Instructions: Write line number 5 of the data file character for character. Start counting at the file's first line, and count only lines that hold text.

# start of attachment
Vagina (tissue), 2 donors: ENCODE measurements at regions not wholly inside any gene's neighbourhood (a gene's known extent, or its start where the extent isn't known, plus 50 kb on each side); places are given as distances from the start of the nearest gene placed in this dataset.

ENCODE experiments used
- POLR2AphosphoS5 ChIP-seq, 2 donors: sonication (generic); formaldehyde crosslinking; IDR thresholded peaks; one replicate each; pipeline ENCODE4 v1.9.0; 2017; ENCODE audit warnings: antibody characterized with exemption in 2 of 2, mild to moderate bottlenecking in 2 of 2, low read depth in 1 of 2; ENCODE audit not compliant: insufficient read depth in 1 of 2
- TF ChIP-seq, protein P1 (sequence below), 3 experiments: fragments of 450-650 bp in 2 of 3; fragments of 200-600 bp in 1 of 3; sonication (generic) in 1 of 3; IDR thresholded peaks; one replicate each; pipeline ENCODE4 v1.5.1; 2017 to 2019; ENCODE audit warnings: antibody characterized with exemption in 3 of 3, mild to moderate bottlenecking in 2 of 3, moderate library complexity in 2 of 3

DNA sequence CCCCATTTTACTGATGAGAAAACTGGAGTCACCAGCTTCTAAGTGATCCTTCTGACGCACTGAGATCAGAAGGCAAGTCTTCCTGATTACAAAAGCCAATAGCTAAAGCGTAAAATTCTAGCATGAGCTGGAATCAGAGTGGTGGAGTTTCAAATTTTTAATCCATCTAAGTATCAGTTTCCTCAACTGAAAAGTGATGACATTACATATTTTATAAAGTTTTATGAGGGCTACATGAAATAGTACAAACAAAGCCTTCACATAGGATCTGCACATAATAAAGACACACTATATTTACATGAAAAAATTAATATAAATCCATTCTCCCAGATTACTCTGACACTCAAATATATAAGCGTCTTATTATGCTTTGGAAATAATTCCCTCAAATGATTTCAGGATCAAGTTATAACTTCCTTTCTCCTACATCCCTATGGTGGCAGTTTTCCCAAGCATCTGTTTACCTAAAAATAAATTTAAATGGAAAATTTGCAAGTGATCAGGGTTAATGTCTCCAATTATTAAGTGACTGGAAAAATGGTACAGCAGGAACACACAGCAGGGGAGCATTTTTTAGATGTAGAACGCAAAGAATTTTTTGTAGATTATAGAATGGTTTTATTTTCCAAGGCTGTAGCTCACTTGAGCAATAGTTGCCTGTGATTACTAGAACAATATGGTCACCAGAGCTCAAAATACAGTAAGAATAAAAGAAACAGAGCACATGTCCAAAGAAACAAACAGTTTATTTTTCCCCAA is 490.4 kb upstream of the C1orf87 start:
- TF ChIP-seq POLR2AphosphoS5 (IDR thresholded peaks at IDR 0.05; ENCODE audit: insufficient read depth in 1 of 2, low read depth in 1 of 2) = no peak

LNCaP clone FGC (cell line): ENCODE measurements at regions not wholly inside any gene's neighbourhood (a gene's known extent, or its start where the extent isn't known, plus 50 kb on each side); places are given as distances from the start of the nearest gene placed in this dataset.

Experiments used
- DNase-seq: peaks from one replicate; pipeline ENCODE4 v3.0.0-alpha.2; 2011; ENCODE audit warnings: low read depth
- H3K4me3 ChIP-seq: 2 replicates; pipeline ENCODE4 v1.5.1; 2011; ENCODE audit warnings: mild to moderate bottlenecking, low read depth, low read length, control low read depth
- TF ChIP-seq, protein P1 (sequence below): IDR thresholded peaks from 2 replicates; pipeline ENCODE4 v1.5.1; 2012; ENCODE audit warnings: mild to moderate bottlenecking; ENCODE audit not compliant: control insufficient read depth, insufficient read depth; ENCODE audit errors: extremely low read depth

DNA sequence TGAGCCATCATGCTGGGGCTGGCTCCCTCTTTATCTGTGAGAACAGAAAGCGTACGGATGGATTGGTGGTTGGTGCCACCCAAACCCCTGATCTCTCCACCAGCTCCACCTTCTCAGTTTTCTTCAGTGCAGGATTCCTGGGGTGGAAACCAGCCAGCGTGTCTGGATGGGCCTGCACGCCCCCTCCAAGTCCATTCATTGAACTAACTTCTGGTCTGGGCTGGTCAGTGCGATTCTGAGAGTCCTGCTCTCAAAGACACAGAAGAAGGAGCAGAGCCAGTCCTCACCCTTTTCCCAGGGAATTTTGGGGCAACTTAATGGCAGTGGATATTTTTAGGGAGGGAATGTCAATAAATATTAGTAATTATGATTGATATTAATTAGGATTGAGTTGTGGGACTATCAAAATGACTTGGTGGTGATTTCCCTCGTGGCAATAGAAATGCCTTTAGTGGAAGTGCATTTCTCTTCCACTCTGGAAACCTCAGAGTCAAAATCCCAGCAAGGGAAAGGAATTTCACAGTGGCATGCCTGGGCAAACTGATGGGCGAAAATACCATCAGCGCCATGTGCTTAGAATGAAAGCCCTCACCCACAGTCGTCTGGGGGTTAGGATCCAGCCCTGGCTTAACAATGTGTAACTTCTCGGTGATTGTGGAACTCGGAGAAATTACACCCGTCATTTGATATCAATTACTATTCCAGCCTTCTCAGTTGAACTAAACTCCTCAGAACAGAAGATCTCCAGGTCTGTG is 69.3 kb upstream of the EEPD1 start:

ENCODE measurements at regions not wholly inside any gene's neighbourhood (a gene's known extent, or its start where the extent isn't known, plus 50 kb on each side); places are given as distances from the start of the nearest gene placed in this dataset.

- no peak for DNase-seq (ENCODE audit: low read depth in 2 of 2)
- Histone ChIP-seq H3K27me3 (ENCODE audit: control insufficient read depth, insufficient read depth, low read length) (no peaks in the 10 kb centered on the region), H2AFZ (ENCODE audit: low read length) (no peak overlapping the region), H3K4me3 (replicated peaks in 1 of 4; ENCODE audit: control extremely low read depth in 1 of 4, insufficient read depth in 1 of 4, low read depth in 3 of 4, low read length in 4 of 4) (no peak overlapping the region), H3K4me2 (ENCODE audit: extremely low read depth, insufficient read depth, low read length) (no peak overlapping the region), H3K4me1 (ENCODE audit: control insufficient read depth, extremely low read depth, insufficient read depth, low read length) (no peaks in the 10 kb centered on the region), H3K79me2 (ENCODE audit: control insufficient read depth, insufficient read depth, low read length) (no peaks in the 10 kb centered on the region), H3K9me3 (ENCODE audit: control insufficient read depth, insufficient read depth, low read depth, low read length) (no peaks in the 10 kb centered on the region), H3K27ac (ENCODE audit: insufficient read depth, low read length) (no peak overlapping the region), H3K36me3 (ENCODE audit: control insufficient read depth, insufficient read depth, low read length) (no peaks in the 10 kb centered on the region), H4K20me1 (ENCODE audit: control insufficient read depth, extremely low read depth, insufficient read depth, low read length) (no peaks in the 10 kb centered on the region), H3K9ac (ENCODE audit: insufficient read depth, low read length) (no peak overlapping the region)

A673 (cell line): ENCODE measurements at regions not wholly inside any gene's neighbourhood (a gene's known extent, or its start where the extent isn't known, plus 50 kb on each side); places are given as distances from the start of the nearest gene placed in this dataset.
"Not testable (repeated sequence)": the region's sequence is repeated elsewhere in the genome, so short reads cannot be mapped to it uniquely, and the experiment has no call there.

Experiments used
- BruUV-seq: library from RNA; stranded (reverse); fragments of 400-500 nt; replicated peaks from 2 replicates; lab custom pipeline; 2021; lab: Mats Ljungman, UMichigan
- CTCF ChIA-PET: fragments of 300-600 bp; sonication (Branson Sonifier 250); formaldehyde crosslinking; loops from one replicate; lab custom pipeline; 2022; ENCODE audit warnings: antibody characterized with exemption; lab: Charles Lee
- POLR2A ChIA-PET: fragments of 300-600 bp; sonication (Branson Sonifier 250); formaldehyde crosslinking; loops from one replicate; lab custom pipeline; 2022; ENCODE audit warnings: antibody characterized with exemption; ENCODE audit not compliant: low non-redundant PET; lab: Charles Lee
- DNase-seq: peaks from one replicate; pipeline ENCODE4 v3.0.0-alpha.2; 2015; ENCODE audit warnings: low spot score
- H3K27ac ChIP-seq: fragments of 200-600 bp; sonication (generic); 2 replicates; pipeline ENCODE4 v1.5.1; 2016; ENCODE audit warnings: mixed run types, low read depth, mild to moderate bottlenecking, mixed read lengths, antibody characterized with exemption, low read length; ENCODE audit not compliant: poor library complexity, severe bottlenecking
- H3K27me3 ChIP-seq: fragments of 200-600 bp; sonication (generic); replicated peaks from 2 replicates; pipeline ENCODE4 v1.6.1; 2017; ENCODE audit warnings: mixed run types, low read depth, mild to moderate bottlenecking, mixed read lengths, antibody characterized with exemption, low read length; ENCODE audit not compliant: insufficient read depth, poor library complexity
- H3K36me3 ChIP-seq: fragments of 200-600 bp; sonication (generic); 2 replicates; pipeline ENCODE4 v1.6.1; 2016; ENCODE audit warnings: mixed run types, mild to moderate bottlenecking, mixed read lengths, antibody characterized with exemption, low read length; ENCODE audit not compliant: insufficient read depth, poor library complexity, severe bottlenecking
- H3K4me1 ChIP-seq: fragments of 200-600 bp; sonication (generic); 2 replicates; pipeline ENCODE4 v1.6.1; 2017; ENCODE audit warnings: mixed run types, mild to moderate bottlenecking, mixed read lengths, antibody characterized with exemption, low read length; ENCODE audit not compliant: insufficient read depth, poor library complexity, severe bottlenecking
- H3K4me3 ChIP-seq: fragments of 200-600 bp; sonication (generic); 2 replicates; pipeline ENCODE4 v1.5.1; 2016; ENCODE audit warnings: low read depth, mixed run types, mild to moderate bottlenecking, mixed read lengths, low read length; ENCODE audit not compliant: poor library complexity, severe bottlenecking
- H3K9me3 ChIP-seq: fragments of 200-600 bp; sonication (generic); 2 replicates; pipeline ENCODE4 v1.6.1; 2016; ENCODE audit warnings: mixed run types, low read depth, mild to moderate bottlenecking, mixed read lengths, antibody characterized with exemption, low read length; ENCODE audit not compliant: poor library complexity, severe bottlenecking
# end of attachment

DNA sequence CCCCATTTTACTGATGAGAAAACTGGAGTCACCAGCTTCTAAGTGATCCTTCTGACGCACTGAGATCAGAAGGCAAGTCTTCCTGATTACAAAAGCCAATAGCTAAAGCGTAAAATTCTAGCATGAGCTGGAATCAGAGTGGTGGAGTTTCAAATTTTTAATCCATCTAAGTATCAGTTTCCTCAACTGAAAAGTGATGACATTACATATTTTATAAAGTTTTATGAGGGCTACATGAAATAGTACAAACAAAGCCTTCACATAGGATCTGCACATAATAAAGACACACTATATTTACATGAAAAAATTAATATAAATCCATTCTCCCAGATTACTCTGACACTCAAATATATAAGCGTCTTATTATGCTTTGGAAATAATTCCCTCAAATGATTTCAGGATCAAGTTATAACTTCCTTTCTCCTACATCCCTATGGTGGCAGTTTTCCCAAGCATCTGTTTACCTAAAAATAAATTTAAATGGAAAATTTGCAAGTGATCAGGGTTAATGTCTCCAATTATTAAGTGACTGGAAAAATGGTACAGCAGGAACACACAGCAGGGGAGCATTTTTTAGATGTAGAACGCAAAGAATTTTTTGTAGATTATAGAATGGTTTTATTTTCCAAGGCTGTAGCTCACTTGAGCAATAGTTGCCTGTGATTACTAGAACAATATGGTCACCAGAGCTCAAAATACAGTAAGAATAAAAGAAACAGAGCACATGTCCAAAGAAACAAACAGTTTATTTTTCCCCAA is 490.4 kb upstream of the C1orf87 start: